"They've got a captive audience and that's what people dream of these days," said Punnett, who has advised federal and provincial governments on the traditional, new-media and video-game industries.

"It makes sense to develop the Xbox along the lines of what projected users are going to be doing."

Traditional entertainment industries could stand to gain significantly as they seek new ways to generate revenue in an age when their target audience gets much of its media through authorized and unauthorized online sources.

Consoles such as an Xbox with broader capabilities could help solve that problem, he said. "They have a branded distribution channel … and they're developing niche-specific audiences," Punnett said of Microsoft.

He added that the music industry in particular had been building links with the video-games industry for some time.

"They're looking for new ways to get their stuff out there because what they're doing now isn't working. Downloads are not making up lost sales from physical products at all. It's been at least five years that they've really been chasing movies and video games."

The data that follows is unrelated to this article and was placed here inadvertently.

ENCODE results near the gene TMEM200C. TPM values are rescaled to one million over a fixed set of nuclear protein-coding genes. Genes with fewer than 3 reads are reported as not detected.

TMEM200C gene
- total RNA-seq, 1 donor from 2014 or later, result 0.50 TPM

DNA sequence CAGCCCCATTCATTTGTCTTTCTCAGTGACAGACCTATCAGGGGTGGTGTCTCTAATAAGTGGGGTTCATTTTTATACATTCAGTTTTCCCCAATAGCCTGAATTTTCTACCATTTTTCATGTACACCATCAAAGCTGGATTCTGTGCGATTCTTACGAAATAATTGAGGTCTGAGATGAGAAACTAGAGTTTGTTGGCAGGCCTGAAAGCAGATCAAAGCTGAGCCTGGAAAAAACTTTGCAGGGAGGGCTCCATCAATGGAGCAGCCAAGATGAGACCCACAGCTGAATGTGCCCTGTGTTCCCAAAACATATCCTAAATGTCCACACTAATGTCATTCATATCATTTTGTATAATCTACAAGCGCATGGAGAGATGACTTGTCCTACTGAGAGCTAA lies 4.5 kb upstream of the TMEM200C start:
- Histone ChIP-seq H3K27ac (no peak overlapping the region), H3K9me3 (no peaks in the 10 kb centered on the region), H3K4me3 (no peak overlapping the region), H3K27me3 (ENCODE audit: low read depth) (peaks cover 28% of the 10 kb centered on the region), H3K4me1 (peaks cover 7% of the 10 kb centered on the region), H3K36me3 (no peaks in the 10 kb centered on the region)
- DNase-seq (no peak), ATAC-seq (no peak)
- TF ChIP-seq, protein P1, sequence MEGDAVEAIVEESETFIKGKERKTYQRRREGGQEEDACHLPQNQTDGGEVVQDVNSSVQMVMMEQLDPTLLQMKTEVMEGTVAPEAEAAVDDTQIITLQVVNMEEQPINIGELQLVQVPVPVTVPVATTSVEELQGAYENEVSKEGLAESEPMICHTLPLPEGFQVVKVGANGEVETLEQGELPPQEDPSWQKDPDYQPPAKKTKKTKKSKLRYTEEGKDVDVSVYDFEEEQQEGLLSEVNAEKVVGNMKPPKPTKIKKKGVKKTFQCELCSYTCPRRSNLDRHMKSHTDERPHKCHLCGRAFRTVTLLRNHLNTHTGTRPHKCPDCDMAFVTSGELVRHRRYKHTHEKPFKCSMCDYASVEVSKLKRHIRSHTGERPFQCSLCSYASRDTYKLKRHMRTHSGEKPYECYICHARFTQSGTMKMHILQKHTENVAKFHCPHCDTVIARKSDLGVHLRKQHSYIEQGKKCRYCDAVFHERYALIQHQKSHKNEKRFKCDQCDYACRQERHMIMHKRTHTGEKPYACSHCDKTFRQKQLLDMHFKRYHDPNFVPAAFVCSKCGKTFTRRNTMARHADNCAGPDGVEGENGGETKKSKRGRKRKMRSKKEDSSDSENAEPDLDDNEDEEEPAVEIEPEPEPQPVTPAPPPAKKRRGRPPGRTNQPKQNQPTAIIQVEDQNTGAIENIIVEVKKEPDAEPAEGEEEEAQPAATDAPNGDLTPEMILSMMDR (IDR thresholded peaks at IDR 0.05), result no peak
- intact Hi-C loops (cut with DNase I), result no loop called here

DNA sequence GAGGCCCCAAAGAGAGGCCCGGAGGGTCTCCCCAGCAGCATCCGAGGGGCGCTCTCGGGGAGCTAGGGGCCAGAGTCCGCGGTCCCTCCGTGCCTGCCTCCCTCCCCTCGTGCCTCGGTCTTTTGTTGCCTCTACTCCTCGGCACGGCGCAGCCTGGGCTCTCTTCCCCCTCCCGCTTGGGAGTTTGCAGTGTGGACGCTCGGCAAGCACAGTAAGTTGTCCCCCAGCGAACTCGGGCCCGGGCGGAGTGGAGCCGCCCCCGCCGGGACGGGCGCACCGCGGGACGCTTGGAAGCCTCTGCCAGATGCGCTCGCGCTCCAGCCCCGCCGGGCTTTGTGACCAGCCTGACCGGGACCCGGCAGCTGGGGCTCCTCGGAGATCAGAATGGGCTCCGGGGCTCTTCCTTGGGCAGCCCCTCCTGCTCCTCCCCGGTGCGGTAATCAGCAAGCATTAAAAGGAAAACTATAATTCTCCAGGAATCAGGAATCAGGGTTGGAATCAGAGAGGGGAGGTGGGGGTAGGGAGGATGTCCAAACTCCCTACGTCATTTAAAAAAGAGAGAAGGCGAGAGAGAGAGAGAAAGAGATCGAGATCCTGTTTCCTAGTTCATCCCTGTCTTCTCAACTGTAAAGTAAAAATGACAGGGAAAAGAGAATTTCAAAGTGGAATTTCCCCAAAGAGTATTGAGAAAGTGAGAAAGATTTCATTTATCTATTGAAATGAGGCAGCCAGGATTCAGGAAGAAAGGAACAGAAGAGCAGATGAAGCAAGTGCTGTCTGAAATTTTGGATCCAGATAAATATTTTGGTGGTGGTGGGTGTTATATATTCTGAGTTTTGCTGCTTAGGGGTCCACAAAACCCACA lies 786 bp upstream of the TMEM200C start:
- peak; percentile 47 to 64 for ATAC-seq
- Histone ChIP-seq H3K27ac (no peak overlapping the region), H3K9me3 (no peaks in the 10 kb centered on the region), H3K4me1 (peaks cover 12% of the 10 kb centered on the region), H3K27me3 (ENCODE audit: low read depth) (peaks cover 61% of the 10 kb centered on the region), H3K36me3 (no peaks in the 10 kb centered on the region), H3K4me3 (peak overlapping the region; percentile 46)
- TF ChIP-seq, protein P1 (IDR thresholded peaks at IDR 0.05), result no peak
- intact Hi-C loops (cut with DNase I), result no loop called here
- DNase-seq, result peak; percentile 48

However, Pachter said he wasn't convinced the public would be fully appreciate the features and benefits of the new console.

"Consumers are not that smart," Pachter said. "From a consumer perspective, they may see it as a price increase."

High-definition DVD battle won?

The lack of a high-definition HD-DVD drive in the Xbox is also telling, Pachter said.

"It's an acknowledgement that HD-DVD is a flop and a tacit acknowledgement that Blu-ray is going to win the high-definition DVD battle," he said. "They seriously do feel inferior."

Both versions of Sony's PlayStation 3 console include a built-in Blu-ray DVD player.

"Blu-ray discs are outselling HD-DVD something like four to one," Pachter said. "It's over. The battle is over."

Rosoff was less convinced.

"Microsoft doesn't particularly care one way or another how people watch video," he said. "But it is interested in downloads. If people start to download, that's sort of more the Microsoft way of doing things."